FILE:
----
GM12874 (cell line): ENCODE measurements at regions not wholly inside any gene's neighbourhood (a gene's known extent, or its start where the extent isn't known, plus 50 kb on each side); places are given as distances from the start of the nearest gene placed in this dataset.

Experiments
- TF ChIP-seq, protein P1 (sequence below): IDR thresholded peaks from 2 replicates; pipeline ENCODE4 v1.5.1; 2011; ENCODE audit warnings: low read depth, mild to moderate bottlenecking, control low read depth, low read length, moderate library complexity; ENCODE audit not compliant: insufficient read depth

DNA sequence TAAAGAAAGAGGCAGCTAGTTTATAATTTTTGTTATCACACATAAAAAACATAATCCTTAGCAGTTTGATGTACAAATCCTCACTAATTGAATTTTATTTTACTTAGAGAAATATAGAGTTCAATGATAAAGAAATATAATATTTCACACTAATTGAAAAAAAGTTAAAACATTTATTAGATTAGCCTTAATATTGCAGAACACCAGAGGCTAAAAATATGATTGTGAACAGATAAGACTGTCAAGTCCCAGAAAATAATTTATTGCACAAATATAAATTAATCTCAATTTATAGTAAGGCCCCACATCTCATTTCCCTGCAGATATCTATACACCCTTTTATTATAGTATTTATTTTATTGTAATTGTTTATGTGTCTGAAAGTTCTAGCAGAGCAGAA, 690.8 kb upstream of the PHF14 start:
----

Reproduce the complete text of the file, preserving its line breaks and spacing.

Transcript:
GM12874 (cell line): ENCODE measurements at regions not wholly inside any gene's neighbourhood (a gene's known extent, or its start where the extent isn't known, plus 50 kb on each side); places are given as distances from the start of the nearest gene placed in this dataset.

Experiments
- TF ChIP-seq, protein P1 (sequence below): IDR thresholded peaks from 2 replicates; pipeline ENCODE4 v1.5.1; 2011; ENCODE audit warnings: low read depth, mild to moderate bottlenecking, control low read depth, low read length, moderate library complexity; ENCODE audit not compliant: insufficient read depth

DNA sequence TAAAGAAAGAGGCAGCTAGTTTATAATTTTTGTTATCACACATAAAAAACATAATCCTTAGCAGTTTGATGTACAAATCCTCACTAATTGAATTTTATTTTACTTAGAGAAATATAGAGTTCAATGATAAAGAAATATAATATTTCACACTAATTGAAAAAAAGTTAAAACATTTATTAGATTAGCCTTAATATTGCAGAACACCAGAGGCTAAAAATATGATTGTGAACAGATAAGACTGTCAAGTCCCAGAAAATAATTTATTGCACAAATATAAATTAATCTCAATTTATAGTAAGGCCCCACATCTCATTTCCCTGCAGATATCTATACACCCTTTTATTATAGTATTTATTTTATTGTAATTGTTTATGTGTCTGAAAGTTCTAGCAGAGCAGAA, 690.8 kb upstream of the PHF14 start: